Some of the biggest movies last year had women in lead roles and somehow they still made money.
Among the top 100 films of 2016 (the ones that grossed the most), 29% starred women, according to research from the Center for the Study of Women in Television and Film at San Diego State University, which calls this “a recent historical high.” The percentage was 7% lower in 2015.
Women also found themselves better represented in ensembles, with actresses making up 37% of major characters in the most popular films, a 3 percentage points jump from the previous year, and another historical high. The percentage of female characters in speaking roles was essentially flat at 32%, down one percentage point from 2015.
(Last year, the same study found that women were increasingly being cast in lead roles.)
It’s true, Arrival had a woman (Amy Adams), as did Rogue One: A Star Wars Story (Felicity Jones), and Hidden Figures even had three (Taraji P. Henson, Octavia Spencer, Janelle Monáe).
The study also found that the best genre for women to front are comedies. Women are funny?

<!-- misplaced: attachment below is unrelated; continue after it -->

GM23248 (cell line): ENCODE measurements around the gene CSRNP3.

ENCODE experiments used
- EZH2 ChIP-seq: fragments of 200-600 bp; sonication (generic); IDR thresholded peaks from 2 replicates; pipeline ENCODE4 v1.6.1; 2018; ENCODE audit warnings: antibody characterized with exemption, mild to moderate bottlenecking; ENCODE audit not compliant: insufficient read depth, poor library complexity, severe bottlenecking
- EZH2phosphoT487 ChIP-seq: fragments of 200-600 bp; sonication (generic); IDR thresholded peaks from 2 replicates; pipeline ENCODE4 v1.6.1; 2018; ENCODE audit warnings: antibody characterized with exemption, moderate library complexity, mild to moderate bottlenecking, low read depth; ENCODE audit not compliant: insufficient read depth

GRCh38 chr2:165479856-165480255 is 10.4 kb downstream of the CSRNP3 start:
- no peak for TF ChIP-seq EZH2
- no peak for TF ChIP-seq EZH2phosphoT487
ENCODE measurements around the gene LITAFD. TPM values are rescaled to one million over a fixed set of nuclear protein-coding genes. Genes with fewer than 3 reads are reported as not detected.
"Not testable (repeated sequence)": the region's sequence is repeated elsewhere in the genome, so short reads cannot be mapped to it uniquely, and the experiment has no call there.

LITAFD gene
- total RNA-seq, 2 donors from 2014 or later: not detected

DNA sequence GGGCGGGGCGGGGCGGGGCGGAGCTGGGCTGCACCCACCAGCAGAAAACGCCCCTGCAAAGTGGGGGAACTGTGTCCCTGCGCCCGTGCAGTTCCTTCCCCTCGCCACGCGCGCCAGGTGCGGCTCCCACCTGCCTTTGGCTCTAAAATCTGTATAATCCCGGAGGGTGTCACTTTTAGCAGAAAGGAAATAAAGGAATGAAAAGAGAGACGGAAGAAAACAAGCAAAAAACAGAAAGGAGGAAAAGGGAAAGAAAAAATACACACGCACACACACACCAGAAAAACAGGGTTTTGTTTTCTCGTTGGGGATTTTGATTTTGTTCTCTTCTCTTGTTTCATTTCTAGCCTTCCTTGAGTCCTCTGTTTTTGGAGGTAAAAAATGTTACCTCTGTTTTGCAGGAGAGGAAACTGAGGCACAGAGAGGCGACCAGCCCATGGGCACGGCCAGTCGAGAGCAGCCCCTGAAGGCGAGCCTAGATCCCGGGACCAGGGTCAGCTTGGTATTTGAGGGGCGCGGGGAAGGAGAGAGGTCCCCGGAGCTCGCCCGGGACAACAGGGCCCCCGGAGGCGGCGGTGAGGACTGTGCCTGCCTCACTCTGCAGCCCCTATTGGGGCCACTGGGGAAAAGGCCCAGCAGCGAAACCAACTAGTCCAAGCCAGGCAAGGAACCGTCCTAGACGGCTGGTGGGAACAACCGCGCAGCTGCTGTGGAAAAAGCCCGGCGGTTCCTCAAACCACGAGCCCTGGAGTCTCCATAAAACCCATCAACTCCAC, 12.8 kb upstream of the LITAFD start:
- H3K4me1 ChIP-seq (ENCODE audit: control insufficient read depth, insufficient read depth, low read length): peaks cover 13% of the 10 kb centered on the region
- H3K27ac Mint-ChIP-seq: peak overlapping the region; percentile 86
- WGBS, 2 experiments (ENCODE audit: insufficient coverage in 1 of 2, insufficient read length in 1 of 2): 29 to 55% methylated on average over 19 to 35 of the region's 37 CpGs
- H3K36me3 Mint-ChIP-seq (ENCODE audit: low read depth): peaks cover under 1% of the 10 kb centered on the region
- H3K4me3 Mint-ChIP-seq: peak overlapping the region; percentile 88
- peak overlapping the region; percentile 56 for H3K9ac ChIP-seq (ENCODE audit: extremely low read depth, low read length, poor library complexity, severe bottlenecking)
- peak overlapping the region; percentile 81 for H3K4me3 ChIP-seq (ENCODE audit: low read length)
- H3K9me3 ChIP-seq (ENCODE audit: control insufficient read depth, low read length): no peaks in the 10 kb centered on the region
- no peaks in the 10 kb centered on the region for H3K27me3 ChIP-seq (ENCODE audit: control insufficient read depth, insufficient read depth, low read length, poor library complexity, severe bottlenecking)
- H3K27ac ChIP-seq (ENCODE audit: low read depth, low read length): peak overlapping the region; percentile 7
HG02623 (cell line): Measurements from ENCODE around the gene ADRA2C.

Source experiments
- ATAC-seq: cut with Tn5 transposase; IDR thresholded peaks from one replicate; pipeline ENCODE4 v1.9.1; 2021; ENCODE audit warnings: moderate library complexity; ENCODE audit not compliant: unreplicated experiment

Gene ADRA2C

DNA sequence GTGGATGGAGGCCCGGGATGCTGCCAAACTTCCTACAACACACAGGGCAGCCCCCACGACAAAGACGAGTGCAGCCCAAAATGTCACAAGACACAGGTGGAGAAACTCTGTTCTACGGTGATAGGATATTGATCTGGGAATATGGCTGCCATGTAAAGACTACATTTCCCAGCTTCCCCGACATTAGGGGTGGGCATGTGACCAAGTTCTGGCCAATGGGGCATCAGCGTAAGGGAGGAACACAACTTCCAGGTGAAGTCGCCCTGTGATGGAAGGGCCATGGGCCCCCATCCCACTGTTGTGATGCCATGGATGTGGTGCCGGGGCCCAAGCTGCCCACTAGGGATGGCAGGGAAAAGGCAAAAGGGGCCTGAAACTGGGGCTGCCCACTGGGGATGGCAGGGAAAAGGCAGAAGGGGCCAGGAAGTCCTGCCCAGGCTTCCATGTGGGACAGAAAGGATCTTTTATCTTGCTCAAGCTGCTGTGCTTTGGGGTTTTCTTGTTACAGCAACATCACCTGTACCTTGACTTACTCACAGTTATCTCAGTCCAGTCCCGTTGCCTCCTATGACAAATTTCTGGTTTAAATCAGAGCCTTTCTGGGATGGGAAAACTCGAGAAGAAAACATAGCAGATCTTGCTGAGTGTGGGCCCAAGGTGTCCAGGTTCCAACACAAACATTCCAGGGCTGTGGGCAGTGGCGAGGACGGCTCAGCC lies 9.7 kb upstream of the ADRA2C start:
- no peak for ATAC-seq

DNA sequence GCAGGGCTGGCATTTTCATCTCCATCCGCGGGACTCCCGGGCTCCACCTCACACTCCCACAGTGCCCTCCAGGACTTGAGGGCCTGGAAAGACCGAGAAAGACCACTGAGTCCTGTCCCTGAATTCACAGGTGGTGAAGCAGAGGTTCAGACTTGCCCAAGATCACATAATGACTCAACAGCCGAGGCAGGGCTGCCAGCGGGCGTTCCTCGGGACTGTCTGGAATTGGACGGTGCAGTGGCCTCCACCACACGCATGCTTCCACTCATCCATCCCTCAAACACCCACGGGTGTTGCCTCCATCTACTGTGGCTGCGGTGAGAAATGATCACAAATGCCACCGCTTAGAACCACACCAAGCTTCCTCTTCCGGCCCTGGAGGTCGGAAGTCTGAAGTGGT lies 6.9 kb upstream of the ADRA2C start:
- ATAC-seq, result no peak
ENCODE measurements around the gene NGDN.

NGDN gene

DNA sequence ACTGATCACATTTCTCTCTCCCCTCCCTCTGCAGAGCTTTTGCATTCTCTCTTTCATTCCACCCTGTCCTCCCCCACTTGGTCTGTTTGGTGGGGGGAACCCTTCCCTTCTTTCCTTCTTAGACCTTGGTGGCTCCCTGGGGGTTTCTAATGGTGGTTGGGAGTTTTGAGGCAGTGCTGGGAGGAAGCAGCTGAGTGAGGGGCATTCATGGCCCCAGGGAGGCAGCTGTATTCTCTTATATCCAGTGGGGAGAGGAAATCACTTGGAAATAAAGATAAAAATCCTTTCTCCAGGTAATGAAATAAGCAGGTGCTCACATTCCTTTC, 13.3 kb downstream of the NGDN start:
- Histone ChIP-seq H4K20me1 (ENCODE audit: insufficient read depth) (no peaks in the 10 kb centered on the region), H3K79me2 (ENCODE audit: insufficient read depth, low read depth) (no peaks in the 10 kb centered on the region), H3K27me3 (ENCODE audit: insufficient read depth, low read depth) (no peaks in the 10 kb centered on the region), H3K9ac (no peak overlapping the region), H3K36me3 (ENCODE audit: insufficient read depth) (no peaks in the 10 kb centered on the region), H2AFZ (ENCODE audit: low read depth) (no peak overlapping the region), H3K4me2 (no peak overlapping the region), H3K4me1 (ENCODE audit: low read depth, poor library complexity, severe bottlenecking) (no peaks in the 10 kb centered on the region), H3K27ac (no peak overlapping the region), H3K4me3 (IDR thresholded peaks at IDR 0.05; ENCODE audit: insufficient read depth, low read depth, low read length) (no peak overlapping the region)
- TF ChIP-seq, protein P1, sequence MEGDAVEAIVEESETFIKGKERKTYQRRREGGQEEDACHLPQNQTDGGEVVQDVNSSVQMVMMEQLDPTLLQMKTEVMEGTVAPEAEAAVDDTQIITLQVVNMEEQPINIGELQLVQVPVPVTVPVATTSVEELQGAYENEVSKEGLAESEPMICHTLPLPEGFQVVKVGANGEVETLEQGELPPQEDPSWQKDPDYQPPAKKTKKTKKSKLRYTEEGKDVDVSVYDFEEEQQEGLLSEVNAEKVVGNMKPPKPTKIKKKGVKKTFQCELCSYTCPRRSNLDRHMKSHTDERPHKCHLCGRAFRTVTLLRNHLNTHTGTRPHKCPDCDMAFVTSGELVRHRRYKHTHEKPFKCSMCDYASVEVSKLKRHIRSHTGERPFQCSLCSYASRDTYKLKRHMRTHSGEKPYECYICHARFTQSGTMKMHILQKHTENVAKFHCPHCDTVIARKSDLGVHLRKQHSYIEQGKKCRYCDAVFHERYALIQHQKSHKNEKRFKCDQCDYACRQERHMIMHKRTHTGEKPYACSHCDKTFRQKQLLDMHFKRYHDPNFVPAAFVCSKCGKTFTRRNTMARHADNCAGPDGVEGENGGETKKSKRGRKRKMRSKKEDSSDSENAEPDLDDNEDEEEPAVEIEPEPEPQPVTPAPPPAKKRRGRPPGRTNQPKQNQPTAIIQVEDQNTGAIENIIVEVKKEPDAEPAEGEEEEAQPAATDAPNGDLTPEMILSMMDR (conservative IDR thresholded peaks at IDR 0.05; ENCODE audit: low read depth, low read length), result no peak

Female protagonists were most likely to appear in comedies (28%), dramas (24%), horror films (17%), animated features (14%), and science fiction films (14%). They were least likely to be in action films, with only 3% of those movies having female leads.
The study’s author Martha Lauzen notes that women are “not being relegated to a single genre like romantic comedies. Their fate is not tied to the fortunes of a single genre, and that suggests a more stable pattern.”
There are always caveats to progress:
The advances in roles for women didn’t necessarily translate into more racial diversity. The number of Asian female characters doubled to 6% in 2016, while the number of Black female characters rose a percentage point to 14%. Yet the number of Latina characters fell from 4% to 3%.
The study also states that “76% of all female characters were White in 2016. This represents no change from 2015.”
In addition, women directed only 7% of the top 250 films of 2016, a two percent drop from 2015. Lauzen says it’s “possible that introducing female protagonists is somehow an easier, less threatening fix than hiring women directors and writers.”